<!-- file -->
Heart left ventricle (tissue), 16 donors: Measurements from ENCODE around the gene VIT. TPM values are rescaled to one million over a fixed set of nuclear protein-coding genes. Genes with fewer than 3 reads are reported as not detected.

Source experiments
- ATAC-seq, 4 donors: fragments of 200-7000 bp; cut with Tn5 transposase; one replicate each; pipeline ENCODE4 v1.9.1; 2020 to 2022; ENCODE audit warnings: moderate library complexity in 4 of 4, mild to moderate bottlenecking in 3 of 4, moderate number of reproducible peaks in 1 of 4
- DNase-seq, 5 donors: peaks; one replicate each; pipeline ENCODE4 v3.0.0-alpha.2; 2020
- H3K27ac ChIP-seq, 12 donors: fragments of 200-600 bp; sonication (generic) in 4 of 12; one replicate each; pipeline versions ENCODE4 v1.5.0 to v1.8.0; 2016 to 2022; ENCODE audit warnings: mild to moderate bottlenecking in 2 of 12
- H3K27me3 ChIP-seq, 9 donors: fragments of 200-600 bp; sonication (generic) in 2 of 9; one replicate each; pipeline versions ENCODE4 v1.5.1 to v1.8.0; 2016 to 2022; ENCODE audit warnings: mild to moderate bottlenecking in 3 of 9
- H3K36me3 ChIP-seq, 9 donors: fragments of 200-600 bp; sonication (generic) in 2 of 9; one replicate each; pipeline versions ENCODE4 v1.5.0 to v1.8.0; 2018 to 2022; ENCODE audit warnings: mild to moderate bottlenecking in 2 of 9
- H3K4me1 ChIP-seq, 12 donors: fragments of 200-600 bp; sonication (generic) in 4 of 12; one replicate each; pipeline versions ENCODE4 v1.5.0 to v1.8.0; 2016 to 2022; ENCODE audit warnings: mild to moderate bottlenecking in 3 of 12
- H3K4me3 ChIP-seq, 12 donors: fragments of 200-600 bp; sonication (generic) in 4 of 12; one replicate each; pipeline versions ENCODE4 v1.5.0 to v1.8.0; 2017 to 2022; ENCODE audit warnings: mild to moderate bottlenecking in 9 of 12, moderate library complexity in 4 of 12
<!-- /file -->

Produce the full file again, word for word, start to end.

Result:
Heart left ventricle (tissue), 16 donors: Measurements from ENCODE around the gene VIT. TPM values are rescaled to one million over a fixed set of nuclear protein-coding genes. Genes with fewer than 3 reads are reported as not detected.

Source experiments
- ATAC-seq, 4 donors: fragments of 200-7000 bp; cut with Tn5 transposase; one replicate each; pipeline ENCODE4 v1.9.1; 2020 to 2022; ENCODE audit warnings: moderate library complexity in 4 of 4, mild to moderate bottlenecking in 3 of 4, moderate number of reproducible peaks in 1 of 4
- DNase-seq, 5 donors: peaks; one replicate each; pipeline ENCODE4 v3.0.0-alpha.2; 2020
- H3K27ac ChIP-seq, 12 donors: fragments of 200-600 bp; sonication (generic) in 4 of 12; one replicate each; pipeline versions ENCODE4 v1.5.0 to v1.8.0; 2016 to 2022; ENCODE audit warnings: mild to moderate bottlenecking in 2 of 12
- H3K27me3 ChIP-seq, 9 donors: fragments of 200-600 bp; sonication (generic) in 2 of 9; one replicate each; pipeline versions ENCODE4 v1.5.1 to v1.8.0; 2016 to 2022; ENCODE audit warnings: mild to moderate bottlenecking in 3 of 9
- H3K36me3 ChIP-seq, 9 donors: fragments of 200-600 bp; sonication (generic) in 2 of 9; one replicate each; pipeline versions ENCODE4 v1.5.0 to v1.8.0; 2018 to 2022; ENCODE audit warnings: mild to moderate bottlenecking in 2 of 9
- H3K4me1 ChIP-seq, 12 donors: fragments of 200-600 bp; sonication (generic) in 4 of 12; one replicate each; pipeline versions ENCODE4 v1.5.0 to v1.8.0; 2016 to 2022; ENCODE audit warnings: mild to moderate bottlenecking in 3 of 12
- H3K4me3 ChIP-seq, 12 donors: fragments of 200-600 bp; sonication (generic) in 4 of 12; one replicate each; pipeline versions ENCODE4 v1.5.0 to v1.8.0; 2017 to 2022; ENCODE audit warnings: mild to moderate bottlenecking in 9 of 12, moderate library complexity in 4 of 12